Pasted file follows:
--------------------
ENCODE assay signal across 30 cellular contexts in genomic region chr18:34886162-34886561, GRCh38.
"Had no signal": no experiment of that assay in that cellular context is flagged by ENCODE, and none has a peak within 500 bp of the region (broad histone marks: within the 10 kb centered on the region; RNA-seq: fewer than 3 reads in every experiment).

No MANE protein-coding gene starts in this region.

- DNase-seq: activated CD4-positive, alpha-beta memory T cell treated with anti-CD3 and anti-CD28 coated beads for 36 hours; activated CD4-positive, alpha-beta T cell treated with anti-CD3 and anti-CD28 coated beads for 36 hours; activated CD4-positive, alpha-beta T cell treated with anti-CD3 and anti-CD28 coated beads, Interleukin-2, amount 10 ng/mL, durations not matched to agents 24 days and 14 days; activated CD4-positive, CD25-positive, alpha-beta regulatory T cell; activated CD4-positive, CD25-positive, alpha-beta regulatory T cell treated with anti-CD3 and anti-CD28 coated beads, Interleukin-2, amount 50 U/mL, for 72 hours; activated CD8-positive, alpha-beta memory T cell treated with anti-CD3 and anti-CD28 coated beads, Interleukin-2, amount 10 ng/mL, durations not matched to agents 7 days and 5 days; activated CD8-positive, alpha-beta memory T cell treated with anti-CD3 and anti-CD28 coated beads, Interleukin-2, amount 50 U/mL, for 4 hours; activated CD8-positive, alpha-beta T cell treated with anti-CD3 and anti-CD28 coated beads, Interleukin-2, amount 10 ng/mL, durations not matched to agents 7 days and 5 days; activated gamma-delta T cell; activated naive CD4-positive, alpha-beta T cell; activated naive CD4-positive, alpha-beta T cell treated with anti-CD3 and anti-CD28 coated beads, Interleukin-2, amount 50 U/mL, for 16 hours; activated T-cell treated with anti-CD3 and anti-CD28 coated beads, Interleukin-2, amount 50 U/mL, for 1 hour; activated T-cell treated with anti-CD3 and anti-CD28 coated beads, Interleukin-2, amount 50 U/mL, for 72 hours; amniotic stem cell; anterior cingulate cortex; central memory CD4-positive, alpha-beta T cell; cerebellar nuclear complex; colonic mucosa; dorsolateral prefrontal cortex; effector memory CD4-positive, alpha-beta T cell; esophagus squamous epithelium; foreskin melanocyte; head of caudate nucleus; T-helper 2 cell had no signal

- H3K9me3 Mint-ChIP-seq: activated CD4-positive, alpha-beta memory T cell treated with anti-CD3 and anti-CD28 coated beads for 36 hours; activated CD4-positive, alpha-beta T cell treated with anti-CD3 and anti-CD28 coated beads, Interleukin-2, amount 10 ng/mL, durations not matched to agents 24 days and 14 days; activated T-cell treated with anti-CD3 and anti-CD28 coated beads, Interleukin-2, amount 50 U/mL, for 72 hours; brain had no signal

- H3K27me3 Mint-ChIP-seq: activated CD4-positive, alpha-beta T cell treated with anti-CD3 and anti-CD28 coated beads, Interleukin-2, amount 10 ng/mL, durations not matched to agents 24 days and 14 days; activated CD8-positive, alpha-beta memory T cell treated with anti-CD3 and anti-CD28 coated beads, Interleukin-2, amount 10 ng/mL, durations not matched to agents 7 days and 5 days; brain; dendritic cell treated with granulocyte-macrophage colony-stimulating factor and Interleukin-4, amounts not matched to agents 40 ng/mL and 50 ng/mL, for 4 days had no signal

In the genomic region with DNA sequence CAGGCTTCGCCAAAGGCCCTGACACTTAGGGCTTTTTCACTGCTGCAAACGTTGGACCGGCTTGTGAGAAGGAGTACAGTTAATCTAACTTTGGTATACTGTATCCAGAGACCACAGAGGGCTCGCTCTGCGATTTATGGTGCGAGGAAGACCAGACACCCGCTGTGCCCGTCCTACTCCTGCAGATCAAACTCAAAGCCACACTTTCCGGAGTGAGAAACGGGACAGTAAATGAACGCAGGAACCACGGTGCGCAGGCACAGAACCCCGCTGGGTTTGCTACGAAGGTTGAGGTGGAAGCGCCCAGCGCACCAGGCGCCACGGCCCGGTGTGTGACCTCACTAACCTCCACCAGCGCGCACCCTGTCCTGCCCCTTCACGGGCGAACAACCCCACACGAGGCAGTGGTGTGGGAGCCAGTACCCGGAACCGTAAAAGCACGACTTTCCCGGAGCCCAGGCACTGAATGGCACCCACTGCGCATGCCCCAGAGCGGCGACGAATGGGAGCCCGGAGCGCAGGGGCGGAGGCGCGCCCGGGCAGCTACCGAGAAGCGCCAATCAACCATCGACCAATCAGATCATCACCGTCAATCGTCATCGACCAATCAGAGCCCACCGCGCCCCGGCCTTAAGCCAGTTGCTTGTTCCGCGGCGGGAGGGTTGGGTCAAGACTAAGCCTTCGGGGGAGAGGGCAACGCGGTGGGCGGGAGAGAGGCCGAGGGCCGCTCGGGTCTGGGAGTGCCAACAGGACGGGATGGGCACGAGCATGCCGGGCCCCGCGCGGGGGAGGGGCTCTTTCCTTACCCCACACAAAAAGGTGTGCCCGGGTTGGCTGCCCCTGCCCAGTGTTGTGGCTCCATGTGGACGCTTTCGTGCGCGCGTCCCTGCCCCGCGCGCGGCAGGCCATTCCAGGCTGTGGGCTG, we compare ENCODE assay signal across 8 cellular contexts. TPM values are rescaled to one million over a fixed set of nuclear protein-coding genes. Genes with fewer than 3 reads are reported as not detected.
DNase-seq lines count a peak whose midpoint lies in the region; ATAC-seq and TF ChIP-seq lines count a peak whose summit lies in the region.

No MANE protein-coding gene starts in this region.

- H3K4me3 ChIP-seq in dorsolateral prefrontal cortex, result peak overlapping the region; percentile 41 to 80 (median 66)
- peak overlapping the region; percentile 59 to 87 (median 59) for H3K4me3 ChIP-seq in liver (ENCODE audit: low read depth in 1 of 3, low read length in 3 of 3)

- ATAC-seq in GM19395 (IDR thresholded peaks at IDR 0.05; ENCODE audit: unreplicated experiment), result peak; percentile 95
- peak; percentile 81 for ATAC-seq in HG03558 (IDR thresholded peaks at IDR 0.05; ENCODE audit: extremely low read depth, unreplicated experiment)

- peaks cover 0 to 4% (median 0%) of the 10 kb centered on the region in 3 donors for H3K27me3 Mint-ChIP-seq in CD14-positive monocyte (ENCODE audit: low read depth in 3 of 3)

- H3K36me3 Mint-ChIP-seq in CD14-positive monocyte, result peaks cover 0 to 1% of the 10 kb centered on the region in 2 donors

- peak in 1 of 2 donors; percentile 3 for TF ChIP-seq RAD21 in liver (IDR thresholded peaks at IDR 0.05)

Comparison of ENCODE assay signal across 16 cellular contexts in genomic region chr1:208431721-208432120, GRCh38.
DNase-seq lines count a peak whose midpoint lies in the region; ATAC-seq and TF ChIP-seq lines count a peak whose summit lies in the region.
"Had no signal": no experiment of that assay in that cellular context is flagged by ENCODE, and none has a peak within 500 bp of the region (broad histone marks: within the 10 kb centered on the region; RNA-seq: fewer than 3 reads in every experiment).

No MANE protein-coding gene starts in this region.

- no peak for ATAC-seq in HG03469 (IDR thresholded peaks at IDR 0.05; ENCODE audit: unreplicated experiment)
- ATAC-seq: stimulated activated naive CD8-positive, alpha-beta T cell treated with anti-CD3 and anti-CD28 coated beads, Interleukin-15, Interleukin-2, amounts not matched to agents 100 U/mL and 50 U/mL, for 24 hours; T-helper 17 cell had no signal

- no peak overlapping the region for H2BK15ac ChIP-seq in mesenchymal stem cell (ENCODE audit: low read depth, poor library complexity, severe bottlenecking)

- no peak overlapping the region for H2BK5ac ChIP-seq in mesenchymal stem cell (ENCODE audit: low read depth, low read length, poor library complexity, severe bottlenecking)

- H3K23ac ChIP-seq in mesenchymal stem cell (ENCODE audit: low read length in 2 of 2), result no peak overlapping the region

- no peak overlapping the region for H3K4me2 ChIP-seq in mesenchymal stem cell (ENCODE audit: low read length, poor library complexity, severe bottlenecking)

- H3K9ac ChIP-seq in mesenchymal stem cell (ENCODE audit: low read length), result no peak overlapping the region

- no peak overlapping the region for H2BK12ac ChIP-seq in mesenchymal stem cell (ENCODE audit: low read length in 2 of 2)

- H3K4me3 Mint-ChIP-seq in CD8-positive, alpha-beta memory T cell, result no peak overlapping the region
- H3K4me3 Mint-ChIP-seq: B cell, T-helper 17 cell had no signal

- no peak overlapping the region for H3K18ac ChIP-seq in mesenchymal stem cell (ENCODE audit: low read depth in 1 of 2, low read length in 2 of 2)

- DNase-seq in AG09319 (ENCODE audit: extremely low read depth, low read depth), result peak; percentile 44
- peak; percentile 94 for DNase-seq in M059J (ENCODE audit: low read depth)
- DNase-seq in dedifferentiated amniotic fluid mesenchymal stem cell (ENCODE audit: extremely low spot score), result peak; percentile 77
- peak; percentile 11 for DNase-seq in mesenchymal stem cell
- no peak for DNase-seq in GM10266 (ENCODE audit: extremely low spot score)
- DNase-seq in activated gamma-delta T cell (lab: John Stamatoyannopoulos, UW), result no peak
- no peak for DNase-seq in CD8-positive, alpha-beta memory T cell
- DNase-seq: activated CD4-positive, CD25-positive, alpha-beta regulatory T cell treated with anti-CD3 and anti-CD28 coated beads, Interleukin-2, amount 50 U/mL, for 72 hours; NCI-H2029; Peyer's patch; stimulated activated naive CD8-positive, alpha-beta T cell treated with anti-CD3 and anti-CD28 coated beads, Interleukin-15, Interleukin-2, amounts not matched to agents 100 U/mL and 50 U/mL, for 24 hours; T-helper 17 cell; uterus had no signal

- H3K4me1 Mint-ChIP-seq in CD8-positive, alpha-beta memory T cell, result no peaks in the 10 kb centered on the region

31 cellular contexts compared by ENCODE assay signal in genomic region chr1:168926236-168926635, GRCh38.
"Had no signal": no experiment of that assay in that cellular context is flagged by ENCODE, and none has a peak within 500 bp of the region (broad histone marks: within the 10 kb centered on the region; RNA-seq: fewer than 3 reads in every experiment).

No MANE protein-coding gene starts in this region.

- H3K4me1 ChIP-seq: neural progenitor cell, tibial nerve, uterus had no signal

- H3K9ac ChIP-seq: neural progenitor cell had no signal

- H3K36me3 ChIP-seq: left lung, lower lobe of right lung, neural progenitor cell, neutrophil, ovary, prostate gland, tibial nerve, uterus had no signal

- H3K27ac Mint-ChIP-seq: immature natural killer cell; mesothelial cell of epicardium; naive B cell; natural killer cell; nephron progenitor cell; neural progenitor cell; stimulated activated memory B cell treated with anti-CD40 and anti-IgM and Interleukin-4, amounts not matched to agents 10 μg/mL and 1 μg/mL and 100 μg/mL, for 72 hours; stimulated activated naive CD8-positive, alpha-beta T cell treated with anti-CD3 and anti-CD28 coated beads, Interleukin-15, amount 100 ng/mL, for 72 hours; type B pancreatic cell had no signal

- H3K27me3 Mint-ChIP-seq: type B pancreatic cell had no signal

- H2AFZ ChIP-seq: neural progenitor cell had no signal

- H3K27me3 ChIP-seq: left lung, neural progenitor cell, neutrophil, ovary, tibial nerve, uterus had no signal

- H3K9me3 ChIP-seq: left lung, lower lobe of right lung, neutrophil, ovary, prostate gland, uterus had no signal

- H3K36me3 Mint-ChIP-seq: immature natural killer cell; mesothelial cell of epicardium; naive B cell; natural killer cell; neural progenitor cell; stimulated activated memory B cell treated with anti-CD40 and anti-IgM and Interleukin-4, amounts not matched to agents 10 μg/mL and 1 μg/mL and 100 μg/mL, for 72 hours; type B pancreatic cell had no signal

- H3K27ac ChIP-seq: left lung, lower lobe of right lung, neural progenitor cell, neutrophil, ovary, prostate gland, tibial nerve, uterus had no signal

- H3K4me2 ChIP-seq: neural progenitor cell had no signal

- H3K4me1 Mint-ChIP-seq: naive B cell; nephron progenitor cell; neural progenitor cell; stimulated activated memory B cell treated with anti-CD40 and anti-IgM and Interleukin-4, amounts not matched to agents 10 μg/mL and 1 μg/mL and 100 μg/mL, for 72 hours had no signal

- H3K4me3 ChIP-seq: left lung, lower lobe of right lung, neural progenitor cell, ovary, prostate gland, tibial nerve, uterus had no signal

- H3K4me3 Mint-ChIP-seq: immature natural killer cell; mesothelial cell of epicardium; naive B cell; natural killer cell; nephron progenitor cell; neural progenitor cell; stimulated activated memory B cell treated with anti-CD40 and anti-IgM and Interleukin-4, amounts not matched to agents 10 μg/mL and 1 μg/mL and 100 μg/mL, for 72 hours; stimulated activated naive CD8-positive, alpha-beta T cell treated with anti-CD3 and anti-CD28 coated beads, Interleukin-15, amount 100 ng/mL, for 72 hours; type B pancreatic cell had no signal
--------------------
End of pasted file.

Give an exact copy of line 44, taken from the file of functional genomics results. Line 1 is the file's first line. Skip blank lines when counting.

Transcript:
- H3K4me1 ChIP-seq: neural progenitor cell, tibial nerve, uterus had no signal